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Farewell, happy fields,
Paradise Lost, I., 242-253.
Other parallel passages might be cited showing that, over a space of a thousand years, England's two great poets are brought together by similarity of thought, of expression, and of character. But we pass to the other religious poets and poems of the Anglo-Saxon period.
Aldhelm, who was a young man when. Cædmon died, was Abbot of Malmesbury, and not only a religious poet, but a skillful musician as well. It is said, on the authority of King Alfred, that no one could excel or even equal him as a writer of religious hymns and of warlike odes. And a pleasant story is told us, that when the traders came into his town on Sunday, he stood on the bridge, and, by his singing, attracted the passers-by, and thus induced many to leave their trade until the morrow. His songs were very popular even down to the time of King Alfred; but we do not know that any of them have been preserved to us. We have only his Latin verses, De Laude Virginum, and a prose work, De Virginitate.
Written along the margin of an old manuscript of homilies, now in the Bodleian Library, was found the fragment of a funeral-song, belonging possibly to the early pagan days. In it Death speaks to Man. Nothing could well be gloomier in tone and more sternly solemn:
For thee was a house built
How long it shall be,
And hateful to look upon.
bishop of Exeter in the twelfth century and by him presented to the cathedral in that place. The l'ercelli Book, containing metrical legends of the saints and addresses to the soul, was discovered in 1823 in the monastery of Vercelli, in Italy, where it had doubtless lain unknown for a thousand years.
In both these books are poems written by one Cynewulf, supposed to have been a bishop of Lindisfarne, who died in A.D. 780. Throughout these poems there is a kindliness of tone and a buoyancy of spirit not often met with in the poetry of that period. Nature is viewed in her more gentle aspects, and, where man is spoken of, there are touches of tenderness and fellow-feeling which do much to reconcile us with the prevailing rudeness of the time:
Dear is the welcome guest to the Frisian wife when the vessel strands; his ship is come and her husband to his house, her own provider. And she welcomes him in, washes his weedy garment, and clothes him anew. It is pleasant on shore to him whom his love awaits.
In the Exeter Book is also a very old poem, called the Traveler's Song, wherein the author enumerates the countries he has visited and speaks of the people he has seen. There are, too, several allegorical poems in which certain facts and crude notions relating to natural objects are made to do duty in the teaching of religious and moral truths. The allegory of the Phoenix portrays the life of the earnest Christian. The story of the Whale cautions its readers against hypocrisy and the deception of outside appear
He calleth the little fishes around him by the sweet odor of his mouth; then suddenly around the prey the grim gums crash together. So it is to every man who often and negligently in this stormy world lets himself be deceived by sweet odor. Hell's barred doors have not return or escape, or any outlet for those who enter, any more than the fishes sporting in the ocean can turn back from the whale's grip.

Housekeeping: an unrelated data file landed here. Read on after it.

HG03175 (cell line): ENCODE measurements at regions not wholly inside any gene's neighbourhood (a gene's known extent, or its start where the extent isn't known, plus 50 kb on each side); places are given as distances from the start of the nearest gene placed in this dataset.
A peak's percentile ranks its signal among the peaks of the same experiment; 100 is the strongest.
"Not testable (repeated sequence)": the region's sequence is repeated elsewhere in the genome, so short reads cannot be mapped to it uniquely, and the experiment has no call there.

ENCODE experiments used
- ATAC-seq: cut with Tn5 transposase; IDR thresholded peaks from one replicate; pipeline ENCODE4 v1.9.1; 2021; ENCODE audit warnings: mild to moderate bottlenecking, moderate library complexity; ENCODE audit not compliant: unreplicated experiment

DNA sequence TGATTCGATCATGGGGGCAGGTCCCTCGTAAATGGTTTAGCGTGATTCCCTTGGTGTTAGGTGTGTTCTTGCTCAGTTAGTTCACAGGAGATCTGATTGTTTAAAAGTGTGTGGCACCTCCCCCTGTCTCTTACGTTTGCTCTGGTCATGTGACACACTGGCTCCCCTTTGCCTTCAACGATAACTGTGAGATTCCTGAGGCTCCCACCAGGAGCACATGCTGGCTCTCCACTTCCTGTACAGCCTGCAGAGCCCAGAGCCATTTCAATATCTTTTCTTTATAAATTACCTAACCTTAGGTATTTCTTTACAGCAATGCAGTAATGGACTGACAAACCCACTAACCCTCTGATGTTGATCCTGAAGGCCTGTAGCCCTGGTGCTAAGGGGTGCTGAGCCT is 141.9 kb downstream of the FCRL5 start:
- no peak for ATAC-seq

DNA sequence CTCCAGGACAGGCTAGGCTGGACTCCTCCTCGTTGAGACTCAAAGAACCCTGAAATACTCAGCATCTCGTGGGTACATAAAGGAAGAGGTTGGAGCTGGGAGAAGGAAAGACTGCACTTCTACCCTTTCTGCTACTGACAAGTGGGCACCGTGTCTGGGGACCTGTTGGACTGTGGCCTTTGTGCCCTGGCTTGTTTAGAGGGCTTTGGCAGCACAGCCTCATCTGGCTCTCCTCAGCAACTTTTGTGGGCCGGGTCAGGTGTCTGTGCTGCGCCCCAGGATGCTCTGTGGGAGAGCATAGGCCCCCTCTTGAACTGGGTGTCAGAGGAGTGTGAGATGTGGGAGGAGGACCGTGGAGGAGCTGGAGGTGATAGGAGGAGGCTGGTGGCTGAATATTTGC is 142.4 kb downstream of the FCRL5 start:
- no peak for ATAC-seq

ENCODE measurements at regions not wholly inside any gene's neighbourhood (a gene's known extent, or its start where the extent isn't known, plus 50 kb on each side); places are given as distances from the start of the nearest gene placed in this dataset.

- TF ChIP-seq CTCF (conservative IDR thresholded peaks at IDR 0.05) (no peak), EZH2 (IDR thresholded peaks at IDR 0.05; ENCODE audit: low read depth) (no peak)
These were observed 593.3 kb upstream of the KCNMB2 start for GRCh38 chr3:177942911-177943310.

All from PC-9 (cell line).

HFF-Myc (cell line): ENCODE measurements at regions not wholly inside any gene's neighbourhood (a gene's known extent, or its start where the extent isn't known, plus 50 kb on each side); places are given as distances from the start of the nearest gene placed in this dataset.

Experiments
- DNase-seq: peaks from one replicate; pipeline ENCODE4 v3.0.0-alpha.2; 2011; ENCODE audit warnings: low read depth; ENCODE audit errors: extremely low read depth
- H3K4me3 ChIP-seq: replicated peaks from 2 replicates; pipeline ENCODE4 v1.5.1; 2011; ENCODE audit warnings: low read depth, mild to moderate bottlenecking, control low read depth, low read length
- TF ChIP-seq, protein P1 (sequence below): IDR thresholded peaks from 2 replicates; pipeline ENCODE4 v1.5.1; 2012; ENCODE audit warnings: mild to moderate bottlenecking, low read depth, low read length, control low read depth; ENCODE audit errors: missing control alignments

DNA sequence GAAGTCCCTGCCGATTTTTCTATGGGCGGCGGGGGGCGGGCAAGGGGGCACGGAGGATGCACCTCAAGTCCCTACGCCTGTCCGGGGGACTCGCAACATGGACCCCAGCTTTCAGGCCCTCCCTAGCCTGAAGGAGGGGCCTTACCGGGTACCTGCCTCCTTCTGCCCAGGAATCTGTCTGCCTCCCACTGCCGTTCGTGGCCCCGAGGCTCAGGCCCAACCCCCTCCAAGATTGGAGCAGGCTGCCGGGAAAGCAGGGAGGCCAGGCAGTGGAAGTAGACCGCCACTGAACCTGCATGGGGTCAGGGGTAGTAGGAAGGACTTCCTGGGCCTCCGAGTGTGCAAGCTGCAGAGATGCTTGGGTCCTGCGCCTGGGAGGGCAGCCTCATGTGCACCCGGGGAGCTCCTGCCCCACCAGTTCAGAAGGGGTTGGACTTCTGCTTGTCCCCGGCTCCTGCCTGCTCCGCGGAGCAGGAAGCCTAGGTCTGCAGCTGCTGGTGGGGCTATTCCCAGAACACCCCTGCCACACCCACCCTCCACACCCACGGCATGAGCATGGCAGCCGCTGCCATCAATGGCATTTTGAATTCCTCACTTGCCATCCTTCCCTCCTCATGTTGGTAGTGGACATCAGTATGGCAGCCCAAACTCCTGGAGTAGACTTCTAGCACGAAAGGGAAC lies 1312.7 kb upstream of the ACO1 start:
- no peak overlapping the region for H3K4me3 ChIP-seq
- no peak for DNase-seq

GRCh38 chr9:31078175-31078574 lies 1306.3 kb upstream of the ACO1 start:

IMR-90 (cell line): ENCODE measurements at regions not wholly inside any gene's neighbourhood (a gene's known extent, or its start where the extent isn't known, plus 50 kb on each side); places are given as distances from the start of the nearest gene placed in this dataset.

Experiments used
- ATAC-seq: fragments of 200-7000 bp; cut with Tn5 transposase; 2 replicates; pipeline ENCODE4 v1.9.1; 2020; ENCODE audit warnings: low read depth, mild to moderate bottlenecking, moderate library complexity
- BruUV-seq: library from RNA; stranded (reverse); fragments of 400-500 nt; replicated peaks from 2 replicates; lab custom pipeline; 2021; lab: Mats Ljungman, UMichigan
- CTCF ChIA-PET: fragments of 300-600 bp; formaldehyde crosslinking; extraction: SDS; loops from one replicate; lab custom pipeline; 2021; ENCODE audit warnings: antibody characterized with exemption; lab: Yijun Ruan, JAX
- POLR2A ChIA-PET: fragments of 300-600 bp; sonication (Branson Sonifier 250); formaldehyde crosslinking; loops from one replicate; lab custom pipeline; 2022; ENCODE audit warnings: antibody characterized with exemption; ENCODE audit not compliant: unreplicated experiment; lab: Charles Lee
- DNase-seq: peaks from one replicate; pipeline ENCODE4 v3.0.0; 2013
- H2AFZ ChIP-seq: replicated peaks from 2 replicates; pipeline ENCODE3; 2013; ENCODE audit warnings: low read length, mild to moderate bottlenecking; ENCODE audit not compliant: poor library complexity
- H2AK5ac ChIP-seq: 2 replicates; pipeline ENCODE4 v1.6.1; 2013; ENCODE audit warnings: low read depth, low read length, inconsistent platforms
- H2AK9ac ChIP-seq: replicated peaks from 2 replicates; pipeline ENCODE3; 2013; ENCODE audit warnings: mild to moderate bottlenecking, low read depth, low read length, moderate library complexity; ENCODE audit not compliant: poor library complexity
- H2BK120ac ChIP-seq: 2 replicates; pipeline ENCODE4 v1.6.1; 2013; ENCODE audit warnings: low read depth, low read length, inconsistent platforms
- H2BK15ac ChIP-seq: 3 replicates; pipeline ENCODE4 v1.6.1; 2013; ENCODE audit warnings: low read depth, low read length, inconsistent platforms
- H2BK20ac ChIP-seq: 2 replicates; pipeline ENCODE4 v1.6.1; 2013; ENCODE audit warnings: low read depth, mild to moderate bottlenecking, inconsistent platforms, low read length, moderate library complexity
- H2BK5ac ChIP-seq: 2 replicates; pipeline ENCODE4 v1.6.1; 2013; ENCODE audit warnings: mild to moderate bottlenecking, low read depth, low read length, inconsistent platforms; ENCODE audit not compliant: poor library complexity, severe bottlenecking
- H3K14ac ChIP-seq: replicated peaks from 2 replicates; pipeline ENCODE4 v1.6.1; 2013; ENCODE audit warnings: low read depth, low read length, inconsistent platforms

Besides the poems already named, the Exeter Book contains the legend of Juliana and a series of short poems on the life of Christ by Cynewulf, an Address of the Soul to the Body, and a poem on The Various Fortunes of Vfen. The Vercelli Book contains the legend of St. Elene, or the finding of the True Cross by the mother of Constantine, the legend of St. Andrew, Addresses of the Soul w the Body, and a poem on The Fates of The Apostles.
Anglo-Saxon verse differs very largely from the verse of English poetry. There is no rhyme, neither are the syllables counted. Its chief characteristic is alliteration. The lines are written in pairs, and the three chief words in a pair usually begin with the same letter; two of these words are placed in the first line and the other in the second. The initial letter of the latter is called the cardinal letter, and the word the cardinal word. When the cardinal word begins with a consonant or with a double consonant, as sp, st, bl, etc., the two chief words in the preceding line must begin in the same way. If, however, the cardinal word begins with a vowel, the rule is reversed; the other words must also begin with vowels; but these vowels must not be the same.
"The alliterative letters, whether vowels or consonants, .must always be found in those words which have the stress or tone on the syllable that begins with them; but a word may commence with a toneless derivative syllable without disturbing the alliteration. It is, moreover, a rule that, in the two connected lines, there must not be more than three words beginning in this manner. The cardinal letter does not necessarily stand first in the second line, but is often preceded by one or more short words, yet not by such as require the tone or emphasis in reading."*
The application of the above rules may be seen in the translation of the first song of Cadmon as rendered on page 19. The following example, taken from Cædmon's Genesis, will also illustrate the same rules:
* Rask's Anglo-Saxon Grammar.
Satan mathelode; sorgiende spraec
The following is a very literal translation:
Satan spoke; sorrowing spoke
Knight's History of England. Vol. I.
For a more complete study of the literature of this period, the student is referred to
Cony beare's Illustrations of Anglo-Saron Poetry.